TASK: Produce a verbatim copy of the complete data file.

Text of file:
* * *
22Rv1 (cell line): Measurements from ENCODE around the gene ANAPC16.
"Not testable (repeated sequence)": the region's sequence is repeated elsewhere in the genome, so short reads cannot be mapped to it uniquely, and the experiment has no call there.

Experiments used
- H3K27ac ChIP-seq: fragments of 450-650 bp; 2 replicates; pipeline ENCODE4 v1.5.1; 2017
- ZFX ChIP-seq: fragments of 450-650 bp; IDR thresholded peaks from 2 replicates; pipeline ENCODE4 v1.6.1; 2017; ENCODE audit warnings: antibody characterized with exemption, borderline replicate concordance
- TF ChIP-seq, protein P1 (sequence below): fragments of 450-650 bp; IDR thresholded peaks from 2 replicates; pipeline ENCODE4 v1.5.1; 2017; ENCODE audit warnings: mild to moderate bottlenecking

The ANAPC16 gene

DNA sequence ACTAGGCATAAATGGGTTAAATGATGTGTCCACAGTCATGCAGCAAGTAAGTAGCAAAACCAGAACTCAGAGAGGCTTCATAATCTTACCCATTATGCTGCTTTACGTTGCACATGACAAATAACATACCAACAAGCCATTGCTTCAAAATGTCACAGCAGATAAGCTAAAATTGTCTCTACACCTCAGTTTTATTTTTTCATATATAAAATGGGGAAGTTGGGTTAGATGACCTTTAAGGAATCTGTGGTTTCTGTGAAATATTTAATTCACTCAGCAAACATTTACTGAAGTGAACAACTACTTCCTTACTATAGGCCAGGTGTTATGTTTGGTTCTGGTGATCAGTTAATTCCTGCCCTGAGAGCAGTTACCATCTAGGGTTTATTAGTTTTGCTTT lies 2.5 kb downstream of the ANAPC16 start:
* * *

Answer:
22Rv1 (cell line): Measurements from ENCODE around the gene ANAPC16.
"Not testable (repeated sequence)": the region's sequence is repeated elsewhere in the genome, so short reads cannot be mapped to it uniquely, and the experiment has no call there.

Experiments used
- H3K27ac ChIP-seq: fragments of 450-650 bp; 2 replicates; pipeline ENCODE4 v1.5.1; 2017
- ZFX ChIP-seq: fragments of 450-650 bp; IDR thresholded peaks from 2 replicates; pipeline ENCODE4 v1.6.1; 2017; ENCODE audit warnings: antibody characterized with exemption, borderline replicate concordance
- TF ChIP-seq, protein P1 (sequence below): fragments of 450-650 bp; IDR thresholded peaks from 2 replicates; pipeline ENCODE4 v1.5.1; 2017; ENCODE audit warnings: mild to moderate bottlenecking

The ANAPC16 gene

DNA sequence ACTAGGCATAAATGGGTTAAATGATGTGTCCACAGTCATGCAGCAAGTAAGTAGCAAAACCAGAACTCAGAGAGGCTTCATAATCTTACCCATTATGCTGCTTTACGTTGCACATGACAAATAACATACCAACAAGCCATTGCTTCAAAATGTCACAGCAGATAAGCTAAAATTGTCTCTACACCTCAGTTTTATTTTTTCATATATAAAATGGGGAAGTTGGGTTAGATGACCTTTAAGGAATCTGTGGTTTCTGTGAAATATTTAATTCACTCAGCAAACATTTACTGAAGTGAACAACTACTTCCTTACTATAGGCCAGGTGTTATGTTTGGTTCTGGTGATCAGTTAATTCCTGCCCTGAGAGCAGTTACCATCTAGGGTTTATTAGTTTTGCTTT lies 2.5 kb downstream of the ANAPC16 start: